On Jan. 1, I wasn’t in Ishikawa Prefecture. I was about 80 kilometers away, as the crow flies, in the eastern half of Toyama Prefecture, which seems largely to have escaped the death, damage and destruction that the area west of the prefectural capital and beyond saw as a result of the 7.6 magnitude quake that struck the Noto Peninsula that day.

Writing now from my home in Tokyo, it seems almost crass to highlight my own experience of the quake when I can see that countless other people had it so much worse. But of course that is with hindsight. At the time, nobody knew.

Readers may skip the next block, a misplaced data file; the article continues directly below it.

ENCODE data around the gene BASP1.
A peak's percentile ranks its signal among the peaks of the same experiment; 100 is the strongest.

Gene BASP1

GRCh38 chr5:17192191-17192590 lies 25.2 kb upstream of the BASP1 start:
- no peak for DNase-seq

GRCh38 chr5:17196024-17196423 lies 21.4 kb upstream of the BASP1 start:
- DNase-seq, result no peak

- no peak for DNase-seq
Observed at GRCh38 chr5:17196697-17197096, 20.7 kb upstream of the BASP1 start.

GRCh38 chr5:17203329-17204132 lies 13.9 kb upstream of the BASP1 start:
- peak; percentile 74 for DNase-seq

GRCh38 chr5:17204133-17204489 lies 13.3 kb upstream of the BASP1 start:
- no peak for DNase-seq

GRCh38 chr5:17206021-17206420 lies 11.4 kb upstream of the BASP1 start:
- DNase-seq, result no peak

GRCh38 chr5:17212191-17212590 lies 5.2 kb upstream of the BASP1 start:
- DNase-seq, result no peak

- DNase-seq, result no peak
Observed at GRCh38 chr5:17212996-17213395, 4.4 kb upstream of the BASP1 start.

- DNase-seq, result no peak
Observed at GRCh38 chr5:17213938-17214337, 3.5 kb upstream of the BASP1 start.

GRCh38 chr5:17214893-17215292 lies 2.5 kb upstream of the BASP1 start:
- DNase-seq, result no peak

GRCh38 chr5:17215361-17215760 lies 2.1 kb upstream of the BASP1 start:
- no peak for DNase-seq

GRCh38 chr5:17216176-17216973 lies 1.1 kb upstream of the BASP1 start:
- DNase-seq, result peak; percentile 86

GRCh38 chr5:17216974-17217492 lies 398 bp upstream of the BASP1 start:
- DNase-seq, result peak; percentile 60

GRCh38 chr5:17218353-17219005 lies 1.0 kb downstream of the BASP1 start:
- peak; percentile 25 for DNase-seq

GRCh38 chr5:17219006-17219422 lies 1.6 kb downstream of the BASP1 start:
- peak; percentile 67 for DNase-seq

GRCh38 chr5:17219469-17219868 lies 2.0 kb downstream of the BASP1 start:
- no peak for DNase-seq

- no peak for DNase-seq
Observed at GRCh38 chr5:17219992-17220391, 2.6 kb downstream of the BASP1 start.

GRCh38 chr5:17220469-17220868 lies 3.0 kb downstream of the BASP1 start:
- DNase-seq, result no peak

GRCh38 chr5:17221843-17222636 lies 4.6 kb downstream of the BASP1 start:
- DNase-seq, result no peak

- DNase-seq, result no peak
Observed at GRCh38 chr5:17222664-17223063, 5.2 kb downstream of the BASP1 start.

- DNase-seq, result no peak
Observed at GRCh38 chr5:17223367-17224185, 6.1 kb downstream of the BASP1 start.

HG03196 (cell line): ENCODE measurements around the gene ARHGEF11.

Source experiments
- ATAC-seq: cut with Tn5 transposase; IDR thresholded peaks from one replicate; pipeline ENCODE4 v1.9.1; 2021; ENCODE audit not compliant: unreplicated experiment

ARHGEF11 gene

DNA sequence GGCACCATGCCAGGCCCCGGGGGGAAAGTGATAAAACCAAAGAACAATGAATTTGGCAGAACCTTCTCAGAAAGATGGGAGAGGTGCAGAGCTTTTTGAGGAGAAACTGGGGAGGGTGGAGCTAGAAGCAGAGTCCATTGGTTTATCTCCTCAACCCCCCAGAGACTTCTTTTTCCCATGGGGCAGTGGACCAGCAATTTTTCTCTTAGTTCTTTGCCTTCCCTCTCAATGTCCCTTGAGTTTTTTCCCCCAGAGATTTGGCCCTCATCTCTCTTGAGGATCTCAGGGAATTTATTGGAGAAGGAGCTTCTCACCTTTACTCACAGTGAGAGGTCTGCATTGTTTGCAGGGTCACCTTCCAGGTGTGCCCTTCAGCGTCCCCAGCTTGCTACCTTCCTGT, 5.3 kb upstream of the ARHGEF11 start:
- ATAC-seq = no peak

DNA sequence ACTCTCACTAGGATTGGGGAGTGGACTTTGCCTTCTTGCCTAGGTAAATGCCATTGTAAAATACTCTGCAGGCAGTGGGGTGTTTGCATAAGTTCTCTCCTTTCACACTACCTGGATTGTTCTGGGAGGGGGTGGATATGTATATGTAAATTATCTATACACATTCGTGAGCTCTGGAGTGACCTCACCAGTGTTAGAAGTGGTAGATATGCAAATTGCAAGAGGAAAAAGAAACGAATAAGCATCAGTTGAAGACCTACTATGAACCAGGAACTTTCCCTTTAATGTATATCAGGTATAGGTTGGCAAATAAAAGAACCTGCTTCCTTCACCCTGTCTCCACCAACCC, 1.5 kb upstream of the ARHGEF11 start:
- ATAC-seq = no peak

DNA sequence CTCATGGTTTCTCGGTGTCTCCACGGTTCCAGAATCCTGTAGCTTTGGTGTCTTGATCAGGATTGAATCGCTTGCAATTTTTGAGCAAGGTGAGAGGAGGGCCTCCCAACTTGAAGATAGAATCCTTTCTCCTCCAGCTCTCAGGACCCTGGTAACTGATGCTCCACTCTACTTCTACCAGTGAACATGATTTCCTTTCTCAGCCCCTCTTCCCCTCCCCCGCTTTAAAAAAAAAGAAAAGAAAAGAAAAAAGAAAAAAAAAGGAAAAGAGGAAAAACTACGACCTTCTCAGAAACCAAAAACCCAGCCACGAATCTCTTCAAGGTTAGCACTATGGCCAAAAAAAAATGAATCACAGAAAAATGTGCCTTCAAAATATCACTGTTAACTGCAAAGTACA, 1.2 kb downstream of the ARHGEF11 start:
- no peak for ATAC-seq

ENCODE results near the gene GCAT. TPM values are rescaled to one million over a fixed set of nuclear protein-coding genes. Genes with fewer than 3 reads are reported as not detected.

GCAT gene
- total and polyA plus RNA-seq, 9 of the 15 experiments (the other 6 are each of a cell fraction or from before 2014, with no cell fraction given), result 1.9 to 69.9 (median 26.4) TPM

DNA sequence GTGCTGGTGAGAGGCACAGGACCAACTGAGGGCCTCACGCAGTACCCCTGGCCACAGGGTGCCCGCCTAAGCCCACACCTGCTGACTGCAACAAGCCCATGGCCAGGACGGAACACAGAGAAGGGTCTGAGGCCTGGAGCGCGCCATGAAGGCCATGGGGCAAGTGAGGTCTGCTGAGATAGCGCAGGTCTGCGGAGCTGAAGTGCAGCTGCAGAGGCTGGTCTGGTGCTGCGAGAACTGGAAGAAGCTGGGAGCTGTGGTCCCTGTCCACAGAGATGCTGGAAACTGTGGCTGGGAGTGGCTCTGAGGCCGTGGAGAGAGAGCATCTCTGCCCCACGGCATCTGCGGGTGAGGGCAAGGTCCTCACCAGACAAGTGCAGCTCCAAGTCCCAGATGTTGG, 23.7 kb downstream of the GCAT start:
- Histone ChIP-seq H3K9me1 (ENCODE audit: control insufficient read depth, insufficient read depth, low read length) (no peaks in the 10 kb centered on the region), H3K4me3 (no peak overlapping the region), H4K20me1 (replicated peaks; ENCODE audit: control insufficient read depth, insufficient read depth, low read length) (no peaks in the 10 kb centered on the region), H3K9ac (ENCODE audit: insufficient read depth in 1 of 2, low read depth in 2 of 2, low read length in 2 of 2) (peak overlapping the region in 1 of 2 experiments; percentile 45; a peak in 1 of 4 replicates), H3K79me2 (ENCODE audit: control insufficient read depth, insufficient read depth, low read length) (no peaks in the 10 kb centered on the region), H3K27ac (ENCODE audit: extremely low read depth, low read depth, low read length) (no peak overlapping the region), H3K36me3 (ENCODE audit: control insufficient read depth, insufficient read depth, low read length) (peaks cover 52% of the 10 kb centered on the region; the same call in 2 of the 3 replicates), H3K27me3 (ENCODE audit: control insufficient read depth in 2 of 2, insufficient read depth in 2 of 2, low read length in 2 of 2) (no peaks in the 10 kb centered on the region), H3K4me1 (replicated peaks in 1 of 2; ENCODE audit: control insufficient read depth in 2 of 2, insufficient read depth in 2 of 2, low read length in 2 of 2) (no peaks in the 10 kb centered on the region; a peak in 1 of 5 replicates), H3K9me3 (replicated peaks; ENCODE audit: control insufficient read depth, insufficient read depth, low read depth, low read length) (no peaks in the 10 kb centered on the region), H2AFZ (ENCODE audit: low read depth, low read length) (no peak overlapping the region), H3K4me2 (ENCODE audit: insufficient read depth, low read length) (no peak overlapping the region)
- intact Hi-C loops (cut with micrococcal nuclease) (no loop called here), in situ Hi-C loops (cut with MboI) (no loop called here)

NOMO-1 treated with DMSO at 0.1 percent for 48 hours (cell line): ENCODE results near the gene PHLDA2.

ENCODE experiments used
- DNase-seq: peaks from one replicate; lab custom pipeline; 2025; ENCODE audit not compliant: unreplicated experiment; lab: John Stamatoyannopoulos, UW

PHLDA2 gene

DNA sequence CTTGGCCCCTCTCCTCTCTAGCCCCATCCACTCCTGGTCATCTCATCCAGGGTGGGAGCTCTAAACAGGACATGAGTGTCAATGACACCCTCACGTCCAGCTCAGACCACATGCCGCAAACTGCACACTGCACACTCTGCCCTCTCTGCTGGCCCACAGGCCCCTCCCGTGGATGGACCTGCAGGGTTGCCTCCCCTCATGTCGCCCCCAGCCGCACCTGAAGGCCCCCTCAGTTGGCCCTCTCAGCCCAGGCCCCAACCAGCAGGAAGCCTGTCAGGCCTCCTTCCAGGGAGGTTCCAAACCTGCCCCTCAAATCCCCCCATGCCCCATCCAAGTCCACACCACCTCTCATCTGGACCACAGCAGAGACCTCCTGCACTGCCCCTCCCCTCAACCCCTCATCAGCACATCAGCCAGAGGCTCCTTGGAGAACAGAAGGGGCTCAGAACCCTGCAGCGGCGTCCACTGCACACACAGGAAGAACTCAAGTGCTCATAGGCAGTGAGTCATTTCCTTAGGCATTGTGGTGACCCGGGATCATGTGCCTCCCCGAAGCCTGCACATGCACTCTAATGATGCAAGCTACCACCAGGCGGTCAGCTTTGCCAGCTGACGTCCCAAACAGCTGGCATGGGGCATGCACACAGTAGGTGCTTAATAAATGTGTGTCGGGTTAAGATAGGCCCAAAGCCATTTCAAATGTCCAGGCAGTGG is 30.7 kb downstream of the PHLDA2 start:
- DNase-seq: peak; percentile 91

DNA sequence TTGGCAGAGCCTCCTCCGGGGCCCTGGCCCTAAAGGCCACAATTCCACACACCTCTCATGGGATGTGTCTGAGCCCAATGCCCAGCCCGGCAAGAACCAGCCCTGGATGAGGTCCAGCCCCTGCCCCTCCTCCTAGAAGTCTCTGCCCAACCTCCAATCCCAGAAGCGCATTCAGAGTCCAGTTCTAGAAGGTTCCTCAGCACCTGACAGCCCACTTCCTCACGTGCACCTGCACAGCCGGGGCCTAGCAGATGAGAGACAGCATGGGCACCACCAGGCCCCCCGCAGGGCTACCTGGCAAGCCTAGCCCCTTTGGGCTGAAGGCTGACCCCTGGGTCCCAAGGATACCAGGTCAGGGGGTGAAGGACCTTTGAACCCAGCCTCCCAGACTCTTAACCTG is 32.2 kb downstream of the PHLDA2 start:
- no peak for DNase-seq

New Year’s Day in Toyama Prefecture was glorious. After visiting a family friend for lunch in the next town, my partner and I walked home along the coast — a beautiful 6-kilometer stroll that provides views right across Toyama Bay to as far as Ishikawa Prefecture’s Noto Peninsula. On a clear day like that, it’s truly stunning, and when you come back inland you walk among the rice fields that make up a large portion of the belt of land between the bay and the Tateyama mountains.